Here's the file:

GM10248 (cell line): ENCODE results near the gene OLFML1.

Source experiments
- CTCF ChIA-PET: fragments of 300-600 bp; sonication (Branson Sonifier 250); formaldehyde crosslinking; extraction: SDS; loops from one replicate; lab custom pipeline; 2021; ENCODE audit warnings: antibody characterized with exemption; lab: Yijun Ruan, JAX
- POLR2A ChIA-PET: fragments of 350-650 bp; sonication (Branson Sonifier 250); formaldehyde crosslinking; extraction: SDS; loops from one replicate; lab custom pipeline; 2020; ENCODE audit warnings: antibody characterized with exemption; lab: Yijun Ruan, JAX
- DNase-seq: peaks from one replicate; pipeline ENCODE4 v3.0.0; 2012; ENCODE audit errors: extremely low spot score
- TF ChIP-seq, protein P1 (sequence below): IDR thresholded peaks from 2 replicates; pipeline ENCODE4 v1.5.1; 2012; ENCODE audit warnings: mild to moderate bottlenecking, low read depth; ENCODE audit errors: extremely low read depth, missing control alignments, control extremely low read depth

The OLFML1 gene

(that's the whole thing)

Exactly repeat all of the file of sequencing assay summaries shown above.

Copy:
GM10248 (cell line): ENCODE results near the gene OLFML1.

Source experiments
- CTCF ChIA-PET: fragments of 300-600 bp; sonication (Branson Sonifier 250); formaldehyde crosslinking; extraction: SDS; loops from one replicate; lab custom pipeline; 2021; ENCODE audit warnings: antibody characterized with exemption; lab: Yijun Ruan, JAX
- POLR2A ChIA-PET: fragments of 350-650 bp; sonication (Branson Sonifier 250); formaldehyde crosslinking; extraction: SDS; loops from one replicate; lab custom pipeline; 2020; ENCODE audit warnings: antibody characterized with exemption; lab: Yijun Ruan, JAX
- DNase-seq: peaks from one replicate; pipeline ENCODE4 v3.0.0; 2012; ENCODE audit errors: extremely low spot score
- TF ChIP-seq, protein P1 (sequence below): IDR thresholded peaks from 2 replicates; pipeline ENCODE4 v1.5.1; 2012; ENCODE audit warnings: mild to moderate bottlenecking, low read depth; ENCODE audit errors: extremely low read depth, missing control alignments, control extremely low read depth

The OLFML1 gene